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PCRN

Pre-Christian Religions of the North: Sources

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Descriptions of the goddess Freyja.

text

Gylf ch. 24b

24b. Freyja

En Freyja er ágætust af ásynj...

And Freyia is the most glorio...

[status: unverified copy]

Gylf ch. 35c

35c. Freyja

Freyja er tignust með Frigg. ...

Freyia is highest in rank nex...

[status: unverified copy]

commentary

context

Gylfaginning, which is part of Snorra Edda, was composed in Iceland in the 13th century, and holds the stories of many of the Pre-Christian myths of northern Europe. It is believe to have been composed by the Icelander Snorri Sturlusson. Snorra Edda consists of three separate parts, Gylfaginning, Skaldskápamáland Háttatal, all functioning together as a greater work and guide for the aspiring medieval poet and storyteller.

commentary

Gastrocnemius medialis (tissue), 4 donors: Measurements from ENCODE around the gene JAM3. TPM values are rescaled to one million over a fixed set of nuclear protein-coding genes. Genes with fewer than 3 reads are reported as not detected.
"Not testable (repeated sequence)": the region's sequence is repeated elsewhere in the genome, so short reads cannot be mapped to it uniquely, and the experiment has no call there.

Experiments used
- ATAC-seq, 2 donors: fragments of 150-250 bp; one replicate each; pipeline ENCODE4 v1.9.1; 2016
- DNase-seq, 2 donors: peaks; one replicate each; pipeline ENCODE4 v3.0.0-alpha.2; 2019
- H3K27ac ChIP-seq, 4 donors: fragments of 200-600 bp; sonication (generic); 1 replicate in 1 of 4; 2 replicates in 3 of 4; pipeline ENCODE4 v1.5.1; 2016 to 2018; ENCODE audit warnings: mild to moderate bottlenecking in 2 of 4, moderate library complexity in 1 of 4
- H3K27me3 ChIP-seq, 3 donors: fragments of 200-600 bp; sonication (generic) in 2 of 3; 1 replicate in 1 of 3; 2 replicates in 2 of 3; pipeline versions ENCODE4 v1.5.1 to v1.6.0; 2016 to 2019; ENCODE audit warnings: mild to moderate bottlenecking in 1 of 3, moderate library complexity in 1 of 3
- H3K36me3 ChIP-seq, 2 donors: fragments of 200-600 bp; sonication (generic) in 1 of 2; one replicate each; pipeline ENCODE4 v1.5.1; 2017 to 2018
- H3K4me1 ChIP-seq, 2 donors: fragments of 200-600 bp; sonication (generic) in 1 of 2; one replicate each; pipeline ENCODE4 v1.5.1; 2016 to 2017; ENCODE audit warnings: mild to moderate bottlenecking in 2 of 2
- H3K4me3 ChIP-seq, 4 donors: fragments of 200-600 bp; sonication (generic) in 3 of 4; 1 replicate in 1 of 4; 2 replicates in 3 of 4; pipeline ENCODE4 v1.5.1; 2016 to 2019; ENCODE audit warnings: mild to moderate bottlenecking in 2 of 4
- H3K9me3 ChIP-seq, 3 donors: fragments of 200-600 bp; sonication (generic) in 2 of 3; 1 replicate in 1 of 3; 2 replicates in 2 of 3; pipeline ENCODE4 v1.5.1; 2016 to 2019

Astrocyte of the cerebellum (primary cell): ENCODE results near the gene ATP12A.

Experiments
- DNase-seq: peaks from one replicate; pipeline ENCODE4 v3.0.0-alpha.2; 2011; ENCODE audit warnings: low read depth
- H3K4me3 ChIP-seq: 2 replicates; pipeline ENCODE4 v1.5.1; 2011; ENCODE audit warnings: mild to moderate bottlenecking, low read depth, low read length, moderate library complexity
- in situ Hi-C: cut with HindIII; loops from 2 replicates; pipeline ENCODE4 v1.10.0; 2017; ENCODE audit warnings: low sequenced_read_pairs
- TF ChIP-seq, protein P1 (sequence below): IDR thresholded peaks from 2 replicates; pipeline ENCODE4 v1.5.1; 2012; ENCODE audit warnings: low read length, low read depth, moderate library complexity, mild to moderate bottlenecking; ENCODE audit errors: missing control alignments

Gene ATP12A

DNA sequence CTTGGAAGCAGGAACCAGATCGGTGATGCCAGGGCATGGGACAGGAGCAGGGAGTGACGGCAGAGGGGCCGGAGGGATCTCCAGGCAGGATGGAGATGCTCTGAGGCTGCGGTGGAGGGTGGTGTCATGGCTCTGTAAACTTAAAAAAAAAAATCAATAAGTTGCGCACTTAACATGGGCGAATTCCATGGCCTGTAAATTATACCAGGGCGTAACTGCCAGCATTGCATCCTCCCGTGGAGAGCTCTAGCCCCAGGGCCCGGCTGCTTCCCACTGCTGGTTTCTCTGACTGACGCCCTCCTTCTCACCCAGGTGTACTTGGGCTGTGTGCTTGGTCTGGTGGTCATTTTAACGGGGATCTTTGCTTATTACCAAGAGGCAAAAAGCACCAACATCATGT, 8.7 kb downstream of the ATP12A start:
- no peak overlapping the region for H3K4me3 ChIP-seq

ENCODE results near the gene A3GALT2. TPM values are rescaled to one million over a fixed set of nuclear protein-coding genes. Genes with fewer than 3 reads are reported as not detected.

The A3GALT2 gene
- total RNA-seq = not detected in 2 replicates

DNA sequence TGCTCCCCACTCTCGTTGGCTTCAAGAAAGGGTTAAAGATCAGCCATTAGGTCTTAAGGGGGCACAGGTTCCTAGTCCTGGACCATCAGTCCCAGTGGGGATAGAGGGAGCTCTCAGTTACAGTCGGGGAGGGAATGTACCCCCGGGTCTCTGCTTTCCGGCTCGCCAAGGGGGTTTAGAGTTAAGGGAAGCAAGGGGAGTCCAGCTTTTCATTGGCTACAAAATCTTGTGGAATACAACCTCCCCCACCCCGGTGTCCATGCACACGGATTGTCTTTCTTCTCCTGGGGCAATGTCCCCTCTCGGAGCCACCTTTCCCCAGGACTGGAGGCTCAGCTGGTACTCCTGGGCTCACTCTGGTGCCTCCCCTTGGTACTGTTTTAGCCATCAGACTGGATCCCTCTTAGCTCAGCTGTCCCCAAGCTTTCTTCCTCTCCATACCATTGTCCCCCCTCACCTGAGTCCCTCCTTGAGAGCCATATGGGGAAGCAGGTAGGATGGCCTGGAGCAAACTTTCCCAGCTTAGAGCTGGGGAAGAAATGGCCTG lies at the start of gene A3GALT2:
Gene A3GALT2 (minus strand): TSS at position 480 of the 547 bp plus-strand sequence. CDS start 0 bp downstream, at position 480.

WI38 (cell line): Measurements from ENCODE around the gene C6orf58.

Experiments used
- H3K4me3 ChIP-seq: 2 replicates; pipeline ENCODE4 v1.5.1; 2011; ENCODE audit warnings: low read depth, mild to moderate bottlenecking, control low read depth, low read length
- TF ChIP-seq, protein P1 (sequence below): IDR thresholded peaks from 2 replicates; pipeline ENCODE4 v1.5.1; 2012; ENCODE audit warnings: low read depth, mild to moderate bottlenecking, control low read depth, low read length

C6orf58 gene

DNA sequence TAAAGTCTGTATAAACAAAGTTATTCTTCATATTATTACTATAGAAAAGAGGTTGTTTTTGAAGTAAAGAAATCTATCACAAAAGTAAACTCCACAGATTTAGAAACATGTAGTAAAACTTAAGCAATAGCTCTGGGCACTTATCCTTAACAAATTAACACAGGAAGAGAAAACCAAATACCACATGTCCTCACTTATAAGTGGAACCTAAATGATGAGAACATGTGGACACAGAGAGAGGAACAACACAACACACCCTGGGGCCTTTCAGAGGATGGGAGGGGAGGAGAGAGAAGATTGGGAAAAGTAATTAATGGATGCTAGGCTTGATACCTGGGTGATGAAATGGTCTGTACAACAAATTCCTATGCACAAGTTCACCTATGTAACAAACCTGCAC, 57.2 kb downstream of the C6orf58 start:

Freyja is the most important of the goddesses, daughter of Njörðr, sister of Freyr and represents beauty and fertility. She is a vanir and married to Oðr. Freyja is mentioned throughout the written sources, for example in Gylfaginning 23, Þrymskviða, Lokasenna 30 and Ynglinga Saga 4. She teaches the Æsir the secrets of magic and often called upon in relation to love.

For more, see:

Ellis Davidson, H. R, (1990), Gods and Myths of Northern Europe. London: Penguin Books. pp. 114-125

Simek, Rudolf (2007), Transl: Angela Hall. Dictionary of Northern Mythology. Cambridge: D.S. Brewer. pp. 90-91

Steinsland, Gro (2005), Norrøn Religion. Myter, Riter, Samfunn. Oslo: Pax Forlag. pp. 143-164

(Contributed by Liv Marit Aurdal.)

tags

Main text: Gylfaginning

Attributes: Female Wagon gods in wagons Fertility Gold Vanir Necklace Necklace Death Goddess Female deity

Named things:

Text sections: SnSt, Gylf ch. 24b SnSt, Gylf ch. 35c

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